Galaxy S5 mini - a colourful new line-upHandset News

Samsung Galaxy S5 mini shows the company is still thinking too small

Samsung today announced the Galaxy S5 mini, the now de facto standard practice for the mobile industry.

As smartphones get bigger, it’s an obvious and logical move to release a variant with a smaller display. The only problem is that the mini handsets are now about as large as the top-end phones from a year or two ago – meaning a lot of people will still think they’re too big.

LG’s new G3 mini could come with a 5-inch screen that, if true, would be crazy. Since when did 5-inch screens get reclassified as miniature? I must have missed the memo, along with the rest of the world.

Galaxy S5 mini - a colourful new line-up

Galaxy S5 mini – a colourful new line-up

Samsung’s announcement, just like HTC’s One mini 2 and other mini handsers before it, shows that everyone but Sony still seems to think that if someone wants a smaller phone, they don’t want or need the same power or performance as the original.

When it comes to the screen, it’s fine to drop to 720×1280 pixels for a 4.5-inch display (the S5 has a 5.1-inch full-HD screen), and the battery might also need to cut back a small amount, but beyond this, everything else that gets cut just smacks of short changing the customer.

Everyone but Sony still seems to think that if someone wants a smaller phone, they don’t want or need the same power or performance as the original

The S5’s 16 megapixel camera becomes an 8-megapixel snapper on the S5 mini. The quad-core processor drops to 1.4GHz, while RAM is down to 1.5GB (admittedly, the latter could have been worse).

The battery, which is possibly the most essential component of any smartphone today, is a mere 2,100mAh. For a 4G phone that’s just crying out to stream HD video, this simply isn’t enough.

Galaxy S5 mini blackWhile the S5 mini still gets the dust and water resistance (IP67), fingerprint reader, and the heart rate sensor of its bigger brother, in my opinion the phone is not comparable in overall performance to the Galaxy S5 and doesn’t deserve to have ‘S5’ in its name.

Thanks to the retention of the key features above, Samsung can of course still market the S5 mini as a smaller S5, and shop staff will clearly do the same to bag a sale. A lot of customers won’t know any different, but just because they don’t know doesn’t mean it’s okay to sell them an inferior product.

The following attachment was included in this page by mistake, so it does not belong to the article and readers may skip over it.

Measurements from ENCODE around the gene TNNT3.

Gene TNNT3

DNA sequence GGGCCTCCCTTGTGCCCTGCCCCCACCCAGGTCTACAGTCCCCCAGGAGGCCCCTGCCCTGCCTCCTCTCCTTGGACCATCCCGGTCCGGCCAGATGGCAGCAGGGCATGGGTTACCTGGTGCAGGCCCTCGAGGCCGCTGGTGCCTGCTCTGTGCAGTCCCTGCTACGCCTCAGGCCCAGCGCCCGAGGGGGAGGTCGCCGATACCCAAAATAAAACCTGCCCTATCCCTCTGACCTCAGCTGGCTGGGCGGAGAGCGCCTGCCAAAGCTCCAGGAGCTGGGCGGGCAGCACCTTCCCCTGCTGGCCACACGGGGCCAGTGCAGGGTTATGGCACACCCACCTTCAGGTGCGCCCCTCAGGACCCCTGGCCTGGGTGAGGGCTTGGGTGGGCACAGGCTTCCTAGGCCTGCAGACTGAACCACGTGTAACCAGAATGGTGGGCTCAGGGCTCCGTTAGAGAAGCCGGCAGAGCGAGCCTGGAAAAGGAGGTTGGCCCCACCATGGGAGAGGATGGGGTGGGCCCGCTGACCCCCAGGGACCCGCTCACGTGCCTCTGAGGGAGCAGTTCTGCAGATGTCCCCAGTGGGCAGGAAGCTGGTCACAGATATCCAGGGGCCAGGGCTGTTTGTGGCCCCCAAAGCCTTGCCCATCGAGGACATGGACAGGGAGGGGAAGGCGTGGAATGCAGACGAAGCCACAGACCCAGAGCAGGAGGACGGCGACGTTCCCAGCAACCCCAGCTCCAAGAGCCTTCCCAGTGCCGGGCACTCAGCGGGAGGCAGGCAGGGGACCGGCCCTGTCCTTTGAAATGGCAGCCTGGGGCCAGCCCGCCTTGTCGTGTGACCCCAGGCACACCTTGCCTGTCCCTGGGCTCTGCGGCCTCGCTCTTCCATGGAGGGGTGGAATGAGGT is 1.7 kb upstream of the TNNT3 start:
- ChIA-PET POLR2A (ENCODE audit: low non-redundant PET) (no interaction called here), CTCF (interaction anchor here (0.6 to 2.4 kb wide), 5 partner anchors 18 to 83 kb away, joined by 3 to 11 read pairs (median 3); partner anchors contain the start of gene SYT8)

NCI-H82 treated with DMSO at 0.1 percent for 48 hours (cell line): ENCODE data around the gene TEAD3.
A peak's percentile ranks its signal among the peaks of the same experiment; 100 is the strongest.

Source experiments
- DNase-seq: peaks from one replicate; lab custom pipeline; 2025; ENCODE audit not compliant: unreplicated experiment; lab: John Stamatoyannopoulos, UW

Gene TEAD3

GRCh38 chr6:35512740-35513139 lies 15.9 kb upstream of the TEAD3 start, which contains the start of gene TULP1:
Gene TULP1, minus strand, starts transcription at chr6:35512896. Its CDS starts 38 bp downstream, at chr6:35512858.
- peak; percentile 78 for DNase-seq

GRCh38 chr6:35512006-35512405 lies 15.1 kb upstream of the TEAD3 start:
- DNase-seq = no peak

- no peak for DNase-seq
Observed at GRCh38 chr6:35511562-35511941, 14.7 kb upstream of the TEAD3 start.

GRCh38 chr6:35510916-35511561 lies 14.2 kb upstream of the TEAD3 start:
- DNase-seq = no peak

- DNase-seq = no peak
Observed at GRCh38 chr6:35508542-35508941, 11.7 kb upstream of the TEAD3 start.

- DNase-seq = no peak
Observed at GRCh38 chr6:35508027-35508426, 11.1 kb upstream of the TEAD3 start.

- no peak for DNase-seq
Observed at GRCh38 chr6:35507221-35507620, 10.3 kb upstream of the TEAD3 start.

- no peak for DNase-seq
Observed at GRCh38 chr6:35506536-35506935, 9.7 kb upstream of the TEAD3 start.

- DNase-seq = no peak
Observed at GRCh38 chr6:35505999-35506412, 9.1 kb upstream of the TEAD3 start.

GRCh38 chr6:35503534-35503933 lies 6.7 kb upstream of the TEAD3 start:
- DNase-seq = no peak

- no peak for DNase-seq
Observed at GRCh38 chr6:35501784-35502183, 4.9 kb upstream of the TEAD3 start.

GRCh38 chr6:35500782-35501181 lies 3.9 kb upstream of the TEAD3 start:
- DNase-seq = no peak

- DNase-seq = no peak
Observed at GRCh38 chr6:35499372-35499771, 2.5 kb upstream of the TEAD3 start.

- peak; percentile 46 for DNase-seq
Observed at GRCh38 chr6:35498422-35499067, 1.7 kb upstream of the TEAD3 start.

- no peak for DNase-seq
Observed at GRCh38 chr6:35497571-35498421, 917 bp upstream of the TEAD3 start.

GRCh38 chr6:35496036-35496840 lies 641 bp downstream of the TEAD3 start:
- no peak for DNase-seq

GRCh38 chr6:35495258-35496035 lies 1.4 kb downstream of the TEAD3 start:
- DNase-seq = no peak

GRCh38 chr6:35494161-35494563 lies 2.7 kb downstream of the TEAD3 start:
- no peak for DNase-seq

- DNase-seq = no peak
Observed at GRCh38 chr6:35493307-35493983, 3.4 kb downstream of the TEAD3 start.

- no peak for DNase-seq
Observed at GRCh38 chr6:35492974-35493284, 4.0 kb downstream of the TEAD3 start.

In the near future, Sony is expected to announce the Z2 Compact. This will almost certainly retain the 20.7-megapixel camera, Snapdragon 801 CPU (at the same clock speed), 4K video recording, tap-to-wake, and have a decent capacity battery.

It will also, hopefully, keep the front-facing speakers, plus the excellent noise cancellation feature that – finally – means Sony is now taking audio as seriously as it has for years with imaging.

Like the Z1 Compact, the only real cut will be a drop in screen resolution and a lower PPI. To me, that’s about the only thing that can be cut when you’re trying to sell a phone as a smaller version of the original flagship.

Please give us the option of having the most powerful phone in a smaller shell

It shouldn’t just be Sony that has this view. It should be the view of every manufacturer. Of course everyone can still make low and mid-range handsets for price-conscious users (like the Galaxy Trend 2, Galaxy Core 2 and Galaxy Young 2 handsets also announced today), but please also give us the option of having the most powerful phone in a smaller shell if we haven’t yet accepted that 5 or 5.5-inch screens are the new standard.

However, if you disagree with my thoughts, the Galaxy S5 mini will be available in the near future (exact dates to be confirmed) in the same colours as the S5, namely black, white, blue, or gold.

Don’t get me wrong, the Galaxy S5 mini will probably be a great performer (and good value if the price is right), but it really isn’t a smaller S5.


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